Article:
Newspaper Page Text
Friday Alterllooll, April 12,1801
Report of the Select Committee.
The select Committee appointed by
both branches of the Legislature to con
sider the suggestions in the message
of Gov. Curtin recommending the or
ganization of the militia system, have
agreed upon a bill which authorizes the
appointment of an Adjutant General,
Commissary General and Quarter Master
General, whose duty it shall be to re
organize the Military forces of this Com
monwealth, and at the same time procure
proper arms and the necessary equipments
for,the use of the same. In order to en
able them to do so a sum not exceeding
000,00 is prcposed to be appropriated,
to be raised either by loan or taken direct
from the Treasury.
We are satisfied that a loan will be un
necessary,and that the usual resources will
pay all these expenses. It may, however,
suSpend the, payment of a Portion of the
public debt, but be this even possible, the
bill should be passed Without and
if there• are any tory Democrats ip.the
Legielatnre, who are opposed to the exc..
cation of the Laws and the preservation
of this Union, let them put their votes
on record and show to the world that we
have Traiters in our own midst. We
hope and trust, however, for the honor of
the State, that negative votes on this bill
may be confined to the Breckinridge wing
of' the party, of which our neighbors of
the Patriot and Union are such distin
guished members, and who should be
known hereafter as the TORIES OF 1861 !
THE &PRIVITY OP A -DorIGH-FAOE is,
of all sophistries, the most contemptible:
Thus, the effort to hold Abraham Lin
oblia -responsible for the present crisis ex
cells anything in the line of Democratic
assurance that has ever been attempted.
MN° tutiplied this conspiracy ? The
leaders of the Democratic party, with the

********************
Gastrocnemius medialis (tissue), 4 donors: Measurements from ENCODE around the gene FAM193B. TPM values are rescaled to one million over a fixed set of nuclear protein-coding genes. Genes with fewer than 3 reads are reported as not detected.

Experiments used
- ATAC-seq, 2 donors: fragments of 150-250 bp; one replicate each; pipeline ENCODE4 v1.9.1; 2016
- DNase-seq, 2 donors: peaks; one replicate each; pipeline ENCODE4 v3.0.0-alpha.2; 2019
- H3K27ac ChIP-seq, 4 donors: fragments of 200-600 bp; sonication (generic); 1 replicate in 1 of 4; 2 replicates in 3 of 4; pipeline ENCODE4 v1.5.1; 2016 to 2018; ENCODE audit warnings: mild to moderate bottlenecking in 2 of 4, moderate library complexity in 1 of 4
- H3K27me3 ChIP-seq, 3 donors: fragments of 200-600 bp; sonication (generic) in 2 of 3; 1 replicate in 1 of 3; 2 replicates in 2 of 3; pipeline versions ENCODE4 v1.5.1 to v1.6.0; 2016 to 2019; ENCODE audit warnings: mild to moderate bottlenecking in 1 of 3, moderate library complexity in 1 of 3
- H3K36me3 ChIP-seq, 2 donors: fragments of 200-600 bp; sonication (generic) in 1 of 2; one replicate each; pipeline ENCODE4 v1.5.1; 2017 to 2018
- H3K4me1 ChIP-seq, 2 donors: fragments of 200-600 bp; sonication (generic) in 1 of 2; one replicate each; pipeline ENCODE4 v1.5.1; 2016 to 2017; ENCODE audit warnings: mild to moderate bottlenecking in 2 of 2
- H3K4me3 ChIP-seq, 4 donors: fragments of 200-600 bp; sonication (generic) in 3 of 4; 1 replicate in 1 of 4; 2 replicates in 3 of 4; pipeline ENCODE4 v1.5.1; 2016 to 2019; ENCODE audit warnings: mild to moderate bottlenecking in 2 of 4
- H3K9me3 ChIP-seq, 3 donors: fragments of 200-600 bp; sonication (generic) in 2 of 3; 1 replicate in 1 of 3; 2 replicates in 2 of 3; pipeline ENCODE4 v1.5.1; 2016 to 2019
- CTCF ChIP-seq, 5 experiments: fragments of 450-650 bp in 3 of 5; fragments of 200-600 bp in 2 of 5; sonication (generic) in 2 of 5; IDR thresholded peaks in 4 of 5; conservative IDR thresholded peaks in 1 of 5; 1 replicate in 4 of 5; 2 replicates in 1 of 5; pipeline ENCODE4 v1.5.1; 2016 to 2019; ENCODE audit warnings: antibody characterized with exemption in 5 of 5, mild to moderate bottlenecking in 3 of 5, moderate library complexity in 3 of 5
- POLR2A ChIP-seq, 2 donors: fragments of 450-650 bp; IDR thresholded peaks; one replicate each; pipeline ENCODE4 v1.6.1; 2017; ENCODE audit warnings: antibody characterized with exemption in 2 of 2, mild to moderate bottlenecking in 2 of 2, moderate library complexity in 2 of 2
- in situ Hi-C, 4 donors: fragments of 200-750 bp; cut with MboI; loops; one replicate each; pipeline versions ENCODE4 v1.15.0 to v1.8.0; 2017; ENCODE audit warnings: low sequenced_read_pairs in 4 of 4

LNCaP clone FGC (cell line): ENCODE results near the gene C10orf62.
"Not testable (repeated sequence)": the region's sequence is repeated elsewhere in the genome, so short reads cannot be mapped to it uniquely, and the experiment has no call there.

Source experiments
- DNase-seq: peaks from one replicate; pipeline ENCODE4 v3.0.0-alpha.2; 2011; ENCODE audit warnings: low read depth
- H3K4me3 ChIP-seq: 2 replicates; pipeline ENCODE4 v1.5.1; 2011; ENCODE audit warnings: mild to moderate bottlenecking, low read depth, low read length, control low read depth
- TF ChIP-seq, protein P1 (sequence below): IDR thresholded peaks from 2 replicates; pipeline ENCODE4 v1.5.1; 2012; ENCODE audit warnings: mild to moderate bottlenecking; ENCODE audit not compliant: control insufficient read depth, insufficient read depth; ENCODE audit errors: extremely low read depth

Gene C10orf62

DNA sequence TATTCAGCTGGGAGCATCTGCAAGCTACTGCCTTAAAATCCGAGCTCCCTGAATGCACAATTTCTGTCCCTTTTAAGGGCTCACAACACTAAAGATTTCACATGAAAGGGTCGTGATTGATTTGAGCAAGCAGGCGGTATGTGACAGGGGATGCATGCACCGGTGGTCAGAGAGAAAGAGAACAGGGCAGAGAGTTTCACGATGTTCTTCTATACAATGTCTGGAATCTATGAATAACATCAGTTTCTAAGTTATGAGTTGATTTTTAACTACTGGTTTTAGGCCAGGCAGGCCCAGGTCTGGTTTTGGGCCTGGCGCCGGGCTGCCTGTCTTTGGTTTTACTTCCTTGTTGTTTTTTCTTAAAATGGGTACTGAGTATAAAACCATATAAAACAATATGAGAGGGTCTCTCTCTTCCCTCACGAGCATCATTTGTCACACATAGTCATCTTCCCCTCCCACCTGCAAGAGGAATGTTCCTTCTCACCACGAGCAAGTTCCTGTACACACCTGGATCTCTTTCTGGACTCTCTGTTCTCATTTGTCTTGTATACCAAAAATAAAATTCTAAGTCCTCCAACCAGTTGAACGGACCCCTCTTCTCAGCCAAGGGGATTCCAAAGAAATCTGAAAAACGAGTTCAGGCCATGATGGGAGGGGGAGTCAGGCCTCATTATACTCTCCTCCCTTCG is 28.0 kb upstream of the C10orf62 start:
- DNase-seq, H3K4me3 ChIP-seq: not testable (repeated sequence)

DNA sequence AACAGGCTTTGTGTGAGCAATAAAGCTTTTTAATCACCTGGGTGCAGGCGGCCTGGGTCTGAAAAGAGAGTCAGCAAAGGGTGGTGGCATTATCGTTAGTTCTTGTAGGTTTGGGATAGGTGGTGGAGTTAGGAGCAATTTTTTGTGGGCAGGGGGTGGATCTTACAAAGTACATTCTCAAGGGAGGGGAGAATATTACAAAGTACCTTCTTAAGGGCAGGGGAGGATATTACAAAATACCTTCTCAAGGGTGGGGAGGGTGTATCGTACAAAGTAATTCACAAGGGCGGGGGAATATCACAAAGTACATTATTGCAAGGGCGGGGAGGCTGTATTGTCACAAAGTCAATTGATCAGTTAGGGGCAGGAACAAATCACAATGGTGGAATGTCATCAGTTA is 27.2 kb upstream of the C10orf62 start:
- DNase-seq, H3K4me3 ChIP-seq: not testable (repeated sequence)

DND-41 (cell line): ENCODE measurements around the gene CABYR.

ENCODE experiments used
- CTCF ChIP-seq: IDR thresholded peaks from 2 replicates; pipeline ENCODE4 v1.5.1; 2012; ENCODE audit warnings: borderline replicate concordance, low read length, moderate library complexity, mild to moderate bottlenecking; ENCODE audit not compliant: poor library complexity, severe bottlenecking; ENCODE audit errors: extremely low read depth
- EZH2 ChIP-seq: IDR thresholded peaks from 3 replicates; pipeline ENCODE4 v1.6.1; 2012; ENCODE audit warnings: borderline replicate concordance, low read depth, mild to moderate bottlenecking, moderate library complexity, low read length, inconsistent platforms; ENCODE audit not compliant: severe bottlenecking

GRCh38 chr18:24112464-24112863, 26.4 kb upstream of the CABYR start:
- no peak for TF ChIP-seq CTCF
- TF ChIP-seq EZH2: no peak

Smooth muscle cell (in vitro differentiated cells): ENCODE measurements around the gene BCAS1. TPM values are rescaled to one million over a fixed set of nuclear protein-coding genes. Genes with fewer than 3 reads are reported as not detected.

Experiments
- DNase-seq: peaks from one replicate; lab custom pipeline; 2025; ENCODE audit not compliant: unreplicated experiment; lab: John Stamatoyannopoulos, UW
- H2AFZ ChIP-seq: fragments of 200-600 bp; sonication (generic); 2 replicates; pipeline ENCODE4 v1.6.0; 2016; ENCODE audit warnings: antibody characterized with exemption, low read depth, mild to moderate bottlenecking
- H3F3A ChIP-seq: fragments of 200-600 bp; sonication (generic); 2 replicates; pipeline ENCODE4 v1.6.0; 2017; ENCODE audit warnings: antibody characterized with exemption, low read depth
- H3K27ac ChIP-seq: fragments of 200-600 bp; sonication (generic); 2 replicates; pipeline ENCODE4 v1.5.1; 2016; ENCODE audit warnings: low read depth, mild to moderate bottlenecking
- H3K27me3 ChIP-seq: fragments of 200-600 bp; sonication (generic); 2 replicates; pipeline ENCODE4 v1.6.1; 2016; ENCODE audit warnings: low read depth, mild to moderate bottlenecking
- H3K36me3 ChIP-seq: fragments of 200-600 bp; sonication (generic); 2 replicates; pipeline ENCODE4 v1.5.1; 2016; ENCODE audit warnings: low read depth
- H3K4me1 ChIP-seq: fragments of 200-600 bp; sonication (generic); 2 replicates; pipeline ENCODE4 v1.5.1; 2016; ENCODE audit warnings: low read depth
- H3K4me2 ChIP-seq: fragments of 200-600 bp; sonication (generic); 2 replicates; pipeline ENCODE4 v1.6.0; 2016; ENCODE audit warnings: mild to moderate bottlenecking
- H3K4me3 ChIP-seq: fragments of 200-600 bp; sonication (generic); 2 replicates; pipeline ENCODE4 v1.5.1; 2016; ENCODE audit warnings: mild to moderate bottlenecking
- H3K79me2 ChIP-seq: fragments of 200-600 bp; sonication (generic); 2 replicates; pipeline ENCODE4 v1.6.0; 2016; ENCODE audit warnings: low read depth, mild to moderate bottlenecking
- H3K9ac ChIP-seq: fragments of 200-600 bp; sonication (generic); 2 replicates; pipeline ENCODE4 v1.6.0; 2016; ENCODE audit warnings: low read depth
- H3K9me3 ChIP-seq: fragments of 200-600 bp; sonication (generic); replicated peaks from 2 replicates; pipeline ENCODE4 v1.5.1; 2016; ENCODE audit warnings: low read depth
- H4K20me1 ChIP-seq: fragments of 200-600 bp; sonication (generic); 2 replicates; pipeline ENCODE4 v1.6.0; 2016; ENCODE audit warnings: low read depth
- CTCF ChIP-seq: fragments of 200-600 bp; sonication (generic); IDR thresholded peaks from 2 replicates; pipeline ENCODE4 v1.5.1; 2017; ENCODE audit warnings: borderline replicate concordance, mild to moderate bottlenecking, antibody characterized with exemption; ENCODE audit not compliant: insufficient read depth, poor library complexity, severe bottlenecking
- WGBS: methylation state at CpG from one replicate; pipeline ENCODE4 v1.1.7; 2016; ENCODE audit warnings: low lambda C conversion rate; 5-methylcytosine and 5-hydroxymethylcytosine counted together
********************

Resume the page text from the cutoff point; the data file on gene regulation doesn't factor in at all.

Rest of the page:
kkinwleise and consent of the administra
tion ofeTaines Buchanan. It was the re
sult'olthe determination of the southern
wing of the Democratic party to destroy
the4pular sovereignty clique. tinder the
Dead of Douglas—and when Ficyd,%Breck
litrilige, Tancy, Davis and tie other
thitbrie found that they had raised a
devil in their own midst that they could
net eioreise, they attempt the-pitiful sub
terfuge and excuse that 'their treason,
thefts and 'perjuries were the result of
the manly independence, judgment and
proferenee of the people of the North.
litbat has Abraham Lincoln done, to be
made responsible for these outrages He
has sworn to support the Constitution of
his country—pledged and equally 'sworn
to enforce its laws against all offenders,
and hound to recognize every man who
'fetuses, to yield him a support in, his at
tempt ,to maintain the Constitution and
laws;of the land, as a traitor and,a coward.
Stwely,-this is not a matter of policy, as
the cold indifference of the Patriot seeks
to make it. Nor is it a matter of policy
for any man to select between his country
and his country's foes. The movement
at the South, is illigitimate in every re
spect—illigitimate and treasonable be
cause it seeks the violent abrogation of
lawa instead of changing them through
the peaceful and legitimate channels of
leglalation. They make no appeals to
Congress or the Executive by petition or
by speech—on the contrary they array
themselves with arms, beseige the capital
and insolently demand the surrender of
the archives and property of the nation.
Is such conduct merely the exercise of a
rightful opinions. Does it come within
the prerogative of the citizen to set at
defiance the majesty of the law—and is
the'sovereignty of the State superior to
that ,of the national government? If so,
Jeff. Davis and his sympathisers of the
and Union are right. If not,
they aroloth guilty of treason. The
case is a very plain one, and the circum
stances are familiar to the readers of the
TELEGRAPH, among whom we are proud
to number our neighbors. In this in
stance policies become great necessities,
from the adoption of which there is but
one alternative, and that is utter rejection
and consequent treason. There can be
no two opinions between citizens in the
hour of their country's danger--particn
larly when that danger is augmented by
the appearance of treason and - rebellion.
Those who pause to dispute as to policiea
and gullible as to thei4recise duty, cer
tainty Ao not love them, country. In an
boy like this, every free man should be
imbued with the single determination of